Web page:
Sometimes looking at the big picture makes it easier to evaluate a specific decision.
Consider America’s greatness. By any number of objective standards, America has been a successful country. We have the largest economy in the world. Despite having four times as many residents as the United States, China’s GDP is around 30 percent smaller. Our median household income is one of the highest in the world. The countries ahead of the United States are much smaller.
America has the mightiest military in the history of the world. Even President Joe Biden’s decision to surrender Afghanistan and leave Americans as hostages doesn’t change that. Our military doesn’t just keep our country safe. It secures global shipping lanes around the world.
People are also voting with their feet. Ten million is a conservative estimate of the number of illegal immigrants in the United States. Some people would rather cling to a departing American airplane than stay in Afghanistan. Others brave shark-infested waters to swim here. Those coming from Central America face the threat of robbery, rape and murder just for the chance to cross the border illegally.
Two things come to mind when reflecting on these facts. The first is an overwhelming gratitude to be an American. Privilege is thinking the most likely alternative to America is utopia, instead of grinding poverty and political oppression.
The second is a question. What made America great?
Look at broad categories such as land mass, natural resources or total population. America ranks well in each but isn’t the leader in any of those areas. Perhaps our greatest geographical advantage are the oceans that separate us from Europe and Asia. That makes us harder to attack, but it isn’t a sufficient explanation for America’s success.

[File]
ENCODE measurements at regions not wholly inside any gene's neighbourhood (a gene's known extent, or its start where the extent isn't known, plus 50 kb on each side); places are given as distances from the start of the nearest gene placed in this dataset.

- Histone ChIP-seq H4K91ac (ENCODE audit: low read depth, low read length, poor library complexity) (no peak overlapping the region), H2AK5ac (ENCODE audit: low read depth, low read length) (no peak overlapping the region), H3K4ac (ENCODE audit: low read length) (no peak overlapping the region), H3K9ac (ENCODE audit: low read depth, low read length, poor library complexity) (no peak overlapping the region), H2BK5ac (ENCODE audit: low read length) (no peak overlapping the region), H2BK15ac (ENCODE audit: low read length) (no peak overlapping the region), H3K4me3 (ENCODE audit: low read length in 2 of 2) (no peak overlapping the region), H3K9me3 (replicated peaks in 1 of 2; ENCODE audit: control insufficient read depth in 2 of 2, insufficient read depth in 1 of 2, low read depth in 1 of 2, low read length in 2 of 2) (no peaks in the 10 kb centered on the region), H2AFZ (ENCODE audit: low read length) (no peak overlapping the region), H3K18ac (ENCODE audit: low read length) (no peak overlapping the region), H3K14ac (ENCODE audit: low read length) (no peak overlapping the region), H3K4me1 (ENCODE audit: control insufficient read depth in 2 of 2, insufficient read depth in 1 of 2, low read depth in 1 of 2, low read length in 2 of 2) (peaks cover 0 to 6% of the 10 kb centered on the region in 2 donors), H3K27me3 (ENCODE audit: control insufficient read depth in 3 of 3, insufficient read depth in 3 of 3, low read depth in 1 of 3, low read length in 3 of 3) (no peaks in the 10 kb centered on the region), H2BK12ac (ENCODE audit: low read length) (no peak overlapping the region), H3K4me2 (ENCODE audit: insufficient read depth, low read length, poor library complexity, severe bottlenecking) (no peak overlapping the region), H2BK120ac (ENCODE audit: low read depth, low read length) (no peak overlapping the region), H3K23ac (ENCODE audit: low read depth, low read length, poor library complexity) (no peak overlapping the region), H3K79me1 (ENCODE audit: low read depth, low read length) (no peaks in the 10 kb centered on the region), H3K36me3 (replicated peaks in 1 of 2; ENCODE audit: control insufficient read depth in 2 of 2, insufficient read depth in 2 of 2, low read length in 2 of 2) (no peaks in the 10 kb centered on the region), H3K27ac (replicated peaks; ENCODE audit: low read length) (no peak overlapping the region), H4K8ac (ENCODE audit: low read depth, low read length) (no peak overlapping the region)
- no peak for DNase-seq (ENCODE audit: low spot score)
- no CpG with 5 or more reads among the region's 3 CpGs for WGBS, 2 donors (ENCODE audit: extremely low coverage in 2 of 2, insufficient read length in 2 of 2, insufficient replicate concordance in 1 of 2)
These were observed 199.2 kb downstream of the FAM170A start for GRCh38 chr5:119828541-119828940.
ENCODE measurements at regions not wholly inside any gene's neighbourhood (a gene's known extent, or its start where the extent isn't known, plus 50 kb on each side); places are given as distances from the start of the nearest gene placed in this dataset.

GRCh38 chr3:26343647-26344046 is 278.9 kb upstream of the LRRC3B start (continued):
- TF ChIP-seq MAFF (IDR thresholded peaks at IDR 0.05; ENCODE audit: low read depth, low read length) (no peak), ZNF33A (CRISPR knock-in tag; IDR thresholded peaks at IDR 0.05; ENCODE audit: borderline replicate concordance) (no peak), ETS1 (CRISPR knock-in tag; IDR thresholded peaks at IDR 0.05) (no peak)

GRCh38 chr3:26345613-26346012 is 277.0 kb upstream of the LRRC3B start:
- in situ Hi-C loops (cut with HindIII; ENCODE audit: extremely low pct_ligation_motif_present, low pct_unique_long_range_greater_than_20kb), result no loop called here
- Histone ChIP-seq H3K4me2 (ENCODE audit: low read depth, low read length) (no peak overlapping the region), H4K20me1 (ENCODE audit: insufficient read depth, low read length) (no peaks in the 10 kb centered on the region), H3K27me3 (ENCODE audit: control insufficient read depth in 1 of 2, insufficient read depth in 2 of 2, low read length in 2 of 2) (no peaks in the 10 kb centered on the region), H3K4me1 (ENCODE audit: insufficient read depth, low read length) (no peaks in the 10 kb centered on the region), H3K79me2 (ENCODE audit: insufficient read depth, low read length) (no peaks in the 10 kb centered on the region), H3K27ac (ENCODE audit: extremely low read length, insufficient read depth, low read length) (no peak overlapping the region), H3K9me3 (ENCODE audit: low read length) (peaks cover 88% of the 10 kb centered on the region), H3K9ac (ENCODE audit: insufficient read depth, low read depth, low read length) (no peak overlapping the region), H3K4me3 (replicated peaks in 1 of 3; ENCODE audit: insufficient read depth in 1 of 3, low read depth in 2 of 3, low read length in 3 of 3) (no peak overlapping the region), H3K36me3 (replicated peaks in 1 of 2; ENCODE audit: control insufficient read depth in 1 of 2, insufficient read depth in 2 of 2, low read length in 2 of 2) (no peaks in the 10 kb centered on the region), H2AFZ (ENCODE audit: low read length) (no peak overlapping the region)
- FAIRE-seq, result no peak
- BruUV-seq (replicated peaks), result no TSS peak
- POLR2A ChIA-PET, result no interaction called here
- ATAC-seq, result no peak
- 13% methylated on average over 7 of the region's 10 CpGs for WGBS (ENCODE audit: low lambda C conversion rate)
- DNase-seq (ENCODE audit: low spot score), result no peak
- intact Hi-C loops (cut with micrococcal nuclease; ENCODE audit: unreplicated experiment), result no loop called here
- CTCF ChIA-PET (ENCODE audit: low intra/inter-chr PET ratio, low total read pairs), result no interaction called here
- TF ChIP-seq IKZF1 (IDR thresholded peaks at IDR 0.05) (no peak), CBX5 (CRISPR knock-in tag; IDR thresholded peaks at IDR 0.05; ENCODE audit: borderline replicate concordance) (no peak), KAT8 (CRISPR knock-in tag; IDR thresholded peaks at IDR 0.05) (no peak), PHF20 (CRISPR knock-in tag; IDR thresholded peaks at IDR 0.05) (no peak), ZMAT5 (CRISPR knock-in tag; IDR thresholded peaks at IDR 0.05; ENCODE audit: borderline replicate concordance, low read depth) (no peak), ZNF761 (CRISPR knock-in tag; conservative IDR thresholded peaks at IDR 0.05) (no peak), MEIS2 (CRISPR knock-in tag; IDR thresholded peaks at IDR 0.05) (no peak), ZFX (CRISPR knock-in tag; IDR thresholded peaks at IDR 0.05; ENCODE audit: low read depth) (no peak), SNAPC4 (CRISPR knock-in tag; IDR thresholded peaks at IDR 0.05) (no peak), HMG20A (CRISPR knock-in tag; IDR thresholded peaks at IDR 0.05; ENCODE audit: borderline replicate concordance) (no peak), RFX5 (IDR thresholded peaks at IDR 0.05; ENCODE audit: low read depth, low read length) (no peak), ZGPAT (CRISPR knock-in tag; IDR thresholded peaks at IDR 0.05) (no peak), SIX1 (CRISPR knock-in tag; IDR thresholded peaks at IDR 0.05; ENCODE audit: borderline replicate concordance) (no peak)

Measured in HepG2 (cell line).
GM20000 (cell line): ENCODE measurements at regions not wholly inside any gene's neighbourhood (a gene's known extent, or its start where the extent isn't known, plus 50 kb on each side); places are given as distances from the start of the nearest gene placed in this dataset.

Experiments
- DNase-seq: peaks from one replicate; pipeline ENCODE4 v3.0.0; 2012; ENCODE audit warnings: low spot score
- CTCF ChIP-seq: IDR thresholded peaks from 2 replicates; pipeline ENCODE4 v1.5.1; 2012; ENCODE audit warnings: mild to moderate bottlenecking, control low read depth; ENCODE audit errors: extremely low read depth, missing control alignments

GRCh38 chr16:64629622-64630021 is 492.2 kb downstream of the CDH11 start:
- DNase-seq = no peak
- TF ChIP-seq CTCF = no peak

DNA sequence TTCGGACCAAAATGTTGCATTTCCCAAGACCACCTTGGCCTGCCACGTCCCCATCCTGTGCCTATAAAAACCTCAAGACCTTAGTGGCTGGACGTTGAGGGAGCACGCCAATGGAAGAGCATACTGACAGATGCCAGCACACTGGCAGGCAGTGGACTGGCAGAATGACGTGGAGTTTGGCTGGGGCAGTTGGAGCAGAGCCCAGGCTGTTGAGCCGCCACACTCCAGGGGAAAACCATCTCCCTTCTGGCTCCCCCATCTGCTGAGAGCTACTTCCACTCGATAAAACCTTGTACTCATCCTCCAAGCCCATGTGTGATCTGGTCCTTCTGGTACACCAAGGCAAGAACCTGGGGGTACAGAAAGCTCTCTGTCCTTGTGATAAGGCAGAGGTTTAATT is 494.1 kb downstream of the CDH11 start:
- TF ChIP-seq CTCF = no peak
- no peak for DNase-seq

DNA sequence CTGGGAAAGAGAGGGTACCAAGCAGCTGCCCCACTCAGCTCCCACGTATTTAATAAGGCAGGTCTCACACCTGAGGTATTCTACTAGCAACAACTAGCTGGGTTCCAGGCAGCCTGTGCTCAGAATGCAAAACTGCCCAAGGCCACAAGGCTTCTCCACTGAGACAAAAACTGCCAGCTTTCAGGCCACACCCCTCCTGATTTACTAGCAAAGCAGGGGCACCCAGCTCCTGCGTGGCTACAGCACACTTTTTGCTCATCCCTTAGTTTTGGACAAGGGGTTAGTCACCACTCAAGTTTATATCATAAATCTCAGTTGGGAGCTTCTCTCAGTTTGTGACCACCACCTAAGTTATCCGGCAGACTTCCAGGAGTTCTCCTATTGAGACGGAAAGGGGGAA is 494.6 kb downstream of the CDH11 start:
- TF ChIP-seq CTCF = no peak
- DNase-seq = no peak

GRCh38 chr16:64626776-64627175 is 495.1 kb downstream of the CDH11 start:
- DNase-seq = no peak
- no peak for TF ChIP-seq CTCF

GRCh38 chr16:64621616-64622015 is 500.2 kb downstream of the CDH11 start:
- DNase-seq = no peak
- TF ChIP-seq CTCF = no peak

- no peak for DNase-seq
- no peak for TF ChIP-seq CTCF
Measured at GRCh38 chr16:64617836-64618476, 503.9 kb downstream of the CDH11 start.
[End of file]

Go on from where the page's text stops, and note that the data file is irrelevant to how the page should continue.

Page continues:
You can’t credit the government either. Many other countries have governments that are larger and more intrusive.
What’s unique about America is freedom. Our founding ideal is that people have a God-given right to life, liberty and the pursuit of happiness. The Constitution placed explicit limits on government. The Founding Fathers used numerous mechanisms, including the separation of powers and Bill of Rights, to check the reach of government.
This made America a land of opportunity. A place that rewarded people for hard work. A place where there were no guarantees of success, but the biggest factor in your success was your own decisions.
This isn’t to gloss over the horrors of slavery or Jim Crow. Slavery, however, wasn’t unique to America.
With this in mind, evaluate the Democrats’ new $3.5 trillion spending bill. It will expand government programs from “cradle to grave,” as The New York Times wrote. And that’s supposed to be the selling point. Sit there and Uncle Sam will hand you more and more goodies. You don’t have to make better choices or think long-term. Just stick your hand out.
If our predecessors had that mindset, America wouldn’t be the great country she became. If this mindset continues, our country will keep laying the groundwork for our own diminishment.
Victor Joecks’ column appears in the Opinion section each Sunday, Wednesday and Friday. Contact him at email@example.com or 702-383-4698. Follow @victorjoecks on Twitter.